Definitely an out of my comfort zone experience, which taught me to let go, to be brave and not to care what the others might think of me. I wasn’t a good modern dancer. So what?

In 2018 I lived in India for 6 months as an exchange student.

Every day in India was an adventure out of my comfort zone. For three months I wasn’t sure of what I was eating – my body wasn’t either and my stomach kept manifesting this confusion.

Also, I wasn’t able to make myself understood. I spoke English, just like the locals I wanted to interact with. And yet, they would not understand what I meant. I discovered that language is a social construction, which is deeply intertwined with environment and culture. So I had to learn from scratch how to communicate concepts and ideas. Such a tough and yet useful mental exercise.

In India, I was terrified the day I decided to rent a motorcycle. Riding a scooter in India, I must be crazy, I thought. I wasn’t.

I was bold. And riding solo across India’s urban jungle allowed me, for example, to visit a local school several times to shoot my documentary. It enabled me to connect with special people, and places.

In 2019 I read my first book in French.

It was Tokyo Electrique, a series of short stories by Japanese authors. Back then my knowledge of the language was quite poor and I was terrified I would be losing my time, as I wouldn’t understand a thing about the book.

I did though. And facing my fear brought me to explore the beauty of an electric Tokyo.

In 2020 I went no poo for six months. Meaning, I washed my hair with water only for 6 months.

I recall I felt ashamed and uncomfortable the first couple of times I went out with my visibly oily hair. Until I figured out that none cared, and that my attitude and my posture in public were so much more important than the way my hair looked.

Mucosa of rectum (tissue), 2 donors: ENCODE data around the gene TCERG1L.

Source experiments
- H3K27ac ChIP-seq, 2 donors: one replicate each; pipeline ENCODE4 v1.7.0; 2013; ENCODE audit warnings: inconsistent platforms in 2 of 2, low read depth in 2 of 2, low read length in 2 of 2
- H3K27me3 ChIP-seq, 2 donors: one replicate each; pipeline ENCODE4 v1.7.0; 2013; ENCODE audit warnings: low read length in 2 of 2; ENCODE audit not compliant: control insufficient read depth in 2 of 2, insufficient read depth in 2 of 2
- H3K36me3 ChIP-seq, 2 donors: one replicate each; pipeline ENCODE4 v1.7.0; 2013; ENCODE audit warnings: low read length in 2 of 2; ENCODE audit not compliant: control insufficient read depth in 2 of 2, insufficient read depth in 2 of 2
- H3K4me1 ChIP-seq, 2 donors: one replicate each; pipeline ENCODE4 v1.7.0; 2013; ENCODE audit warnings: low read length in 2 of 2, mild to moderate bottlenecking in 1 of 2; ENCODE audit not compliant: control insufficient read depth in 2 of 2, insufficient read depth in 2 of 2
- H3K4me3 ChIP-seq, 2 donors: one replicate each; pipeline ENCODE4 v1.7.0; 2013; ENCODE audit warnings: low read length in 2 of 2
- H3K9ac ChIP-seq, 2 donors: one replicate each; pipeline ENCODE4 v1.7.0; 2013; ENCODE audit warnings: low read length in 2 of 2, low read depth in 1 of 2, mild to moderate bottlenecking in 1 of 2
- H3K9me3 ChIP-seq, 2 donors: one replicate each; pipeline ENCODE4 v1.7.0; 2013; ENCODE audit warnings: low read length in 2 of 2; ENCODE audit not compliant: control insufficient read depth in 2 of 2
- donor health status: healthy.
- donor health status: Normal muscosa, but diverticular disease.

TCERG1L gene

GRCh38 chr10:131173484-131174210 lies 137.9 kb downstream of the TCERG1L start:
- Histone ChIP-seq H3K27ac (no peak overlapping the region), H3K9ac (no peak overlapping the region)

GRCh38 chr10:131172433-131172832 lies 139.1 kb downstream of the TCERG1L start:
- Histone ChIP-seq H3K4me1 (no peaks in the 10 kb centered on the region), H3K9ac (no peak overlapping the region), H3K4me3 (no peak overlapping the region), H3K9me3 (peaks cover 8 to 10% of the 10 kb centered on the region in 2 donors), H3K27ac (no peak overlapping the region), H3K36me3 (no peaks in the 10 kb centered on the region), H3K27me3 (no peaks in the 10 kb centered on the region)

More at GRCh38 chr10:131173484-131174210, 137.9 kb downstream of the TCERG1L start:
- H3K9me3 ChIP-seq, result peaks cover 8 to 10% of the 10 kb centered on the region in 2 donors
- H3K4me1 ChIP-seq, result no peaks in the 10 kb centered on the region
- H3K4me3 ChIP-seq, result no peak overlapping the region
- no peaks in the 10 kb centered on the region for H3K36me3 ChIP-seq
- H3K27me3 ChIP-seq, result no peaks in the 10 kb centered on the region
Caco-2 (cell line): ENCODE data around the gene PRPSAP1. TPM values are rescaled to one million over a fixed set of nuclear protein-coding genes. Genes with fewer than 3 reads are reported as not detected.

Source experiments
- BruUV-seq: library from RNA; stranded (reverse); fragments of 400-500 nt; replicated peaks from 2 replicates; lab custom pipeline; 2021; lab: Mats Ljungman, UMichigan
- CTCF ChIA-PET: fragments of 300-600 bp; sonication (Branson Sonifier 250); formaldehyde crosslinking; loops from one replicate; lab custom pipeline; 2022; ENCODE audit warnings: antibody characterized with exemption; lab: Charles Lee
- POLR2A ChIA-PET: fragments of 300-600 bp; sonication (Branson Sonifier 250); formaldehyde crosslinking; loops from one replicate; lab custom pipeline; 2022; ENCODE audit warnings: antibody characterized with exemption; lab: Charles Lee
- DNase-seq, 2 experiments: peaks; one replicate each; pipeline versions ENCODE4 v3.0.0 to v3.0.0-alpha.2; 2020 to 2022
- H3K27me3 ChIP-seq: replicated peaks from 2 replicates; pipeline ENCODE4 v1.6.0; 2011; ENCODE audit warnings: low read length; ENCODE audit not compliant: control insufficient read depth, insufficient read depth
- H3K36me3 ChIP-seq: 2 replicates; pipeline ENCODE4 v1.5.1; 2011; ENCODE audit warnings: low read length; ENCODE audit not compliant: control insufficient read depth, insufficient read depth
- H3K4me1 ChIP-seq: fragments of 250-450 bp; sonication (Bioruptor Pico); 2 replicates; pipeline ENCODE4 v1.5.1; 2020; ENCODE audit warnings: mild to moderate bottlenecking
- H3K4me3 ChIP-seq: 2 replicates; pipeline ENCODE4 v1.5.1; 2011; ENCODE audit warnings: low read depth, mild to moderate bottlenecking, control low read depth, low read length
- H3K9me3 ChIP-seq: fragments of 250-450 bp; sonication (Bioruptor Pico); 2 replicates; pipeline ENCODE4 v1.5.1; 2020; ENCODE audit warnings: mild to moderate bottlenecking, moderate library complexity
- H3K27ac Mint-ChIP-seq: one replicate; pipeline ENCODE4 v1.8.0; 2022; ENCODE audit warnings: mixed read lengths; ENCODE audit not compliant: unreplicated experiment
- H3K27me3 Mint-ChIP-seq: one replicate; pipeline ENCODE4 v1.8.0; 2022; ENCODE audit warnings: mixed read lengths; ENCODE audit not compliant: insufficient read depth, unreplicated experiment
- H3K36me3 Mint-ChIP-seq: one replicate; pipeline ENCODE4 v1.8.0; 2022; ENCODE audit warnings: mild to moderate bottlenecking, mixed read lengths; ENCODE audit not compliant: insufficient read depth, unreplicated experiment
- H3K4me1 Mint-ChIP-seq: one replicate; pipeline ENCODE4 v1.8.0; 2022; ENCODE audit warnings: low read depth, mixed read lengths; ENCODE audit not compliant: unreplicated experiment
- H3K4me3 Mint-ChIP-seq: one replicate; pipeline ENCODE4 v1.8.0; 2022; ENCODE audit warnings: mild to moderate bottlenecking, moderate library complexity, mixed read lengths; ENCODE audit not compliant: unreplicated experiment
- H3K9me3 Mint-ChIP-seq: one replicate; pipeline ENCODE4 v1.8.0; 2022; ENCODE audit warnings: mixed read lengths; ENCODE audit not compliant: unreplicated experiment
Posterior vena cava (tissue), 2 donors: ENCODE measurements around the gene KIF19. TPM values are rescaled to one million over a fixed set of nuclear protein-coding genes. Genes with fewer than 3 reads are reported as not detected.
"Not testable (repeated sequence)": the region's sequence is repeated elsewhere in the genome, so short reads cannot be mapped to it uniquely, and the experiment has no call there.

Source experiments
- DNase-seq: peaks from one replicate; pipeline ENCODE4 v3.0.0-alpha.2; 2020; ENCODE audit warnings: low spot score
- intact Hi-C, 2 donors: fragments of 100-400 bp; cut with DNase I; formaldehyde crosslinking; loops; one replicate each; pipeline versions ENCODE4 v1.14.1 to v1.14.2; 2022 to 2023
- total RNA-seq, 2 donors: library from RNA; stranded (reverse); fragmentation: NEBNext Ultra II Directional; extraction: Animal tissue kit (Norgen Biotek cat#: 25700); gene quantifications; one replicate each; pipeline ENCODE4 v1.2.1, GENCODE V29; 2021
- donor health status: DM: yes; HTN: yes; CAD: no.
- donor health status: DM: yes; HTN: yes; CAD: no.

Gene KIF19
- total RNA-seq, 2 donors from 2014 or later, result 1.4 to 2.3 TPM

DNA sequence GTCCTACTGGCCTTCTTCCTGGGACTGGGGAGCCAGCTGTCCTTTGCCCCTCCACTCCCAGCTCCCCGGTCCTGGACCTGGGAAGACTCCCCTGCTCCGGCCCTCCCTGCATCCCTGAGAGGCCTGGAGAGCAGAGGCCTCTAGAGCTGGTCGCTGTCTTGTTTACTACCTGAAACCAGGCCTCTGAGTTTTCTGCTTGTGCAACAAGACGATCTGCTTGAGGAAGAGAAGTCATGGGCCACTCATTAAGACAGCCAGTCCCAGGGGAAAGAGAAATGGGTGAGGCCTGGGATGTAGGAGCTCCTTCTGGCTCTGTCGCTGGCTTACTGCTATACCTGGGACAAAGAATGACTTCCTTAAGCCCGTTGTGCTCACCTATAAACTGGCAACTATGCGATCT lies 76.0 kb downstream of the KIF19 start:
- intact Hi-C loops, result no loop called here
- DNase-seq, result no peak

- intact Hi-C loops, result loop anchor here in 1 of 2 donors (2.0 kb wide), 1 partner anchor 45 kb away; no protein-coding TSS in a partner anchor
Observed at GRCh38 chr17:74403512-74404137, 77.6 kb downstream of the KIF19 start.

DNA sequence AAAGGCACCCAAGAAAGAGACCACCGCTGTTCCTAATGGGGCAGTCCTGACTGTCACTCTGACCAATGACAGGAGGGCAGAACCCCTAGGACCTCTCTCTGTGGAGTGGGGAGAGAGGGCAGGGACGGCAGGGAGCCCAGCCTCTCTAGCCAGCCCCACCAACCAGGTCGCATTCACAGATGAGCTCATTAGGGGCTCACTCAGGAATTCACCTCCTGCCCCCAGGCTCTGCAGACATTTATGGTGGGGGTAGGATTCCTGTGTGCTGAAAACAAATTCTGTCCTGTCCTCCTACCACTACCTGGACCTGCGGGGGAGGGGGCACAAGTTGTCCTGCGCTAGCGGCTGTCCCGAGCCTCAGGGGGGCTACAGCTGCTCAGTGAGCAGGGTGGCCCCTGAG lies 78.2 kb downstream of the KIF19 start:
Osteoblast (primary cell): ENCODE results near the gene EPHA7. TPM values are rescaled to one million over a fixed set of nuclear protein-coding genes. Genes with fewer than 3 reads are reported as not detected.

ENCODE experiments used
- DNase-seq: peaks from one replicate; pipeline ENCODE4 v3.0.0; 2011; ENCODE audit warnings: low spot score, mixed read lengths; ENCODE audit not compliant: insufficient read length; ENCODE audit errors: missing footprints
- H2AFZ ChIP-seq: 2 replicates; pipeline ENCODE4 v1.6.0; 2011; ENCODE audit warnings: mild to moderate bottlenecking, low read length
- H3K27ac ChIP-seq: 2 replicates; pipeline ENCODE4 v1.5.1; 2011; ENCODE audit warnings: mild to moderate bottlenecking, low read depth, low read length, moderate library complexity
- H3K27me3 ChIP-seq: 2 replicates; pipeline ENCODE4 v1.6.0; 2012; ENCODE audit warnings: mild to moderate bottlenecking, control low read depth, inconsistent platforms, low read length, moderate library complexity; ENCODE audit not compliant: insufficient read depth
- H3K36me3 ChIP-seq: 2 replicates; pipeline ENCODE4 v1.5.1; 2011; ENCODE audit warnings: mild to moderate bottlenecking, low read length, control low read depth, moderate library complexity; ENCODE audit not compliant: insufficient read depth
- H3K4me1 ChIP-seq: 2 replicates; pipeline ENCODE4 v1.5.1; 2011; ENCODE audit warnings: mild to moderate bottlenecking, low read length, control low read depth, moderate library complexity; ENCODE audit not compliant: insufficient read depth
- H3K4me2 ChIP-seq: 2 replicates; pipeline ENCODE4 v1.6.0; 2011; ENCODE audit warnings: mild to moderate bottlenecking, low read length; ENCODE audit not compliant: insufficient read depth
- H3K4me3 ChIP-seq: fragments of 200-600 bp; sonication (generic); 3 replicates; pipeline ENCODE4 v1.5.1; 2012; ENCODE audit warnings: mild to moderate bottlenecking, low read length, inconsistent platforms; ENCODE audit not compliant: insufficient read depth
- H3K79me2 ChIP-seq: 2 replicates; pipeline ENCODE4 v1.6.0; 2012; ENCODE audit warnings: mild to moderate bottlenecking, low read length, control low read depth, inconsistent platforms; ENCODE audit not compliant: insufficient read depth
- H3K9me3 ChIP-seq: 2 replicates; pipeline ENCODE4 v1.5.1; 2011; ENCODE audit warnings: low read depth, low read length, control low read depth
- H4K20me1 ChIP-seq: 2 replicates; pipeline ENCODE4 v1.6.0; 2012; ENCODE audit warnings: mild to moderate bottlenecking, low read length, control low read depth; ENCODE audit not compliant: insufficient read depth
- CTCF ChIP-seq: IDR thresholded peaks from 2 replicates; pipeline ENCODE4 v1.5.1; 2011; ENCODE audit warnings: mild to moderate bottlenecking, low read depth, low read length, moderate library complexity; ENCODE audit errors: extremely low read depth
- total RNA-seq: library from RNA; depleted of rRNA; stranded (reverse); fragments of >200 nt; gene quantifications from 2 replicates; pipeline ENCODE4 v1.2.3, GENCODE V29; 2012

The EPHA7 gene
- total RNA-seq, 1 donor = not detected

Photographic evidence of my hair after 4 months of no poo routine.

2021. Colombia. I went out of my comfort zone the first time I decided to stand up and dance salsa, without knowing a single step.

But I also knew that, once again, nobody was going to care about the way I danced. After all, wasn’t everyone going to focus mainly on themselves, just like I was?

I had lot of fun the first time I dance. And now that I know 4 steps (but hopefully tomorrow with my first salsa class everything will change!) I stand up with almost no hesitation the moment I hear the rhythm of salsa.

Barichara, Colombia 2021.

What about 2022?

In 2022 I will watch the new episode of Attack on Titan. That for me will be not a step, but rather a jump out of my comfort zone.

I started watching the series with my ex boyfriend, and the memory of our animé nights together is still so vivid and painful.

I feel there is cement in my soul – to borrow the words of Chimamanda Ngozi Adichie in “Americanah”.

But if going “Fuori Mura” has taught me something, it is that to move forward, to embrace the future, we have to let go of memories and expectations. Letting go means stop dwelling on the past or worrying about the future. Letting go means finding out who you are, and allowing yourself to be, from scratch.

Letting go is painful because when you do let go, hope fades away for a while.

But letting go is also beautiful because it teaches you survival, and resilience. 

-Martina